“The vibration of gratitude attracts more positive things into your life.” – Cherie Roe Dirksen
Every morning, I wake up with gratitude. Once I open my eyes to the new morning light, I gently rub my palms together and place them over my eyes. I say, “Om Shanti Om.” I learned this daily ritual from Sadhguru, an Indian yogi and author. Om is a sacred sound of the universe, and Shanti means peace. For me, it is also a ritual of gratitude.
I am so grateful to be alive. It is an honor to have another day to learn and explore. Sadhguru says, “You are the only doorway to the existence for yourself.” Life is a gift, and I am eternally grateful.
Another daily ritual that I do is give thanks for food and water. I remember Dr. Masaru Emoto’s water consciousness experiments, and how intention causes water crystals to change form. Love and gratitude, which both have a high vibration, cause the water crystals to form into spectacular snowflake-like crystals. Water and food give us the energy to live. A simple “thank you” is all that is needed.
When I am at work, I am grateful. I work with hospice patients as a massage therapist. Many of my patients live in nursing homes, and when I walk out of a nursing home, I feel so free. I’m so grateful that I can walk on my two legs and live independently. I know too well that someday I might end up in a nursing home. But for now, I’m so thankful for my body and mind. I take nothing for granted.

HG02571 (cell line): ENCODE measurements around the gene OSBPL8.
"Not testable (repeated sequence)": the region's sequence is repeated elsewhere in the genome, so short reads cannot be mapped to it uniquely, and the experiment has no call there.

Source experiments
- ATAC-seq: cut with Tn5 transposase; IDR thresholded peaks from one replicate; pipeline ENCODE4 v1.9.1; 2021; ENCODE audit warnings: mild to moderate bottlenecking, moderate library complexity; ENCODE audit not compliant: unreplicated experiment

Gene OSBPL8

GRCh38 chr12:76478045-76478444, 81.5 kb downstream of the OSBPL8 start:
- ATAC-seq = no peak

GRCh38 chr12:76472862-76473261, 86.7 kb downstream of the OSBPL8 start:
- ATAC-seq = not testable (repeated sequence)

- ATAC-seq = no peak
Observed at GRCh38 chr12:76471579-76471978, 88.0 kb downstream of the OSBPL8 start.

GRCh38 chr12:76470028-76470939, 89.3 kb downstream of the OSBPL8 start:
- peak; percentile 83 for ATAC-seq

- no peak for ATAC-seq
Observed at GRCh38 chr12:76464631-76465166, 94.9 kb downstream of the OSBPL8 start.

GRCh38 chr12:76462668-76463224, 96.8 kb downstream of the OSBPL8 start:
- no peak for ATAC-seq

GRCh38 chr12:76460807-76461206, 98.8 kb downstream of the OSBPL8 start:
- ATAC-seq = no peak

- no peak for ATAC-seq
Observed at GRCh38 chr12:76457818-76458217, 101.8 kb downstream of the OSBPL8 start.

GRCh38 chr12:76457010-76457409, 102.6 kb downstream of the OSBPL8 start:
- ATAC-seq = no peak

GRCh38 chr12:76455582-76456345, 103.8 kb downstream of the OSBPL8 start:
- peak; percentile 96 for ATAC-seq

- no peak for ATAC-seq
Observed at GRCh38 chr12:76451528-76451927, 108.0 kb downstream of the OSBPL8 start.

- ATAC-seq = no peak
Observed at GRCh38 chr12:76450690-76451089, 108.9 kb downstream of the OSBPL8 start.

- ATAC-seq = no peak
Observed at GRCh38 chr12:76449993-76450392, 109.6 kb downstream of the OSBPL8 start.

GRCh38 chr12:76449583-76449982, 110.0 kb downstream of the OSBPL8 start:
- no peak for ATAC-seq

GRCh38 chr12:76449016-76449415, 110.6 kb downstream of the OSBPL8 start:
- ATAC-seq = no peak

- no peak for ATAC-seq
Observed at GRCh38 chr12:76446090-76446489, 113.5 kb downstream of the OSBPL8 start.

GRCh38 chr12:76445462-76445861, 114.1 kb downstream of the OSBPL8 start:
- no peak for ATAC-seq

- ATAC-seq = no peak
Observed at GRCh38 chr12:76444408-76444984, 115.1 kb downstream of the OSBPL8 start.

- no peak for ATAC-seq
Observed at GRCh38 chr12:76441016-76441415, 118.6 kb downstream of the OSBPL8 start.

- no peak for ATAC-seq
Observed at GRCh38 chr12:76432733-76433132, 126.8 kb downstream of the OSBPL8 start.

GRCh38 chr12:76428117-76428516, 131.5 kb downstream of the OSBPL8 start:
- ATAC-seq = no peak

I’m so thankful to my patients for all the life lessons they’ve taught me and for showing me their true essence. I have a rare opportunity to see people toward the end of their life. I am so grateful to witness my patient’s beauty, the love in their hearts, and the hope in their eyes. The essence of human beings is so beautiful.
After a long day working with patients, in the evening, as I prepare to go to sleep, I am so grateful for my house, my bed, and my soft pillow. I’m thankful for my husband, my adult children, family members, friends, and beloved pets. I am grateful for my health and well-being during this pandemic. Before I go to sleep, I sometimes chant mantras, pray, or focus on my breathing.
I have gratitude for my daily life. I connect with gratitude by opening my heart to the goodness in life. I am also grateful for the hardships that have brought me to a deeper understanding of who I am. I thank God every day for my life.
“The best things are nearest: breath in your nostrils, light in your eyes, flowers at your feet, duties at your hand, the path of God just before you.” – Robert Louis Stevenson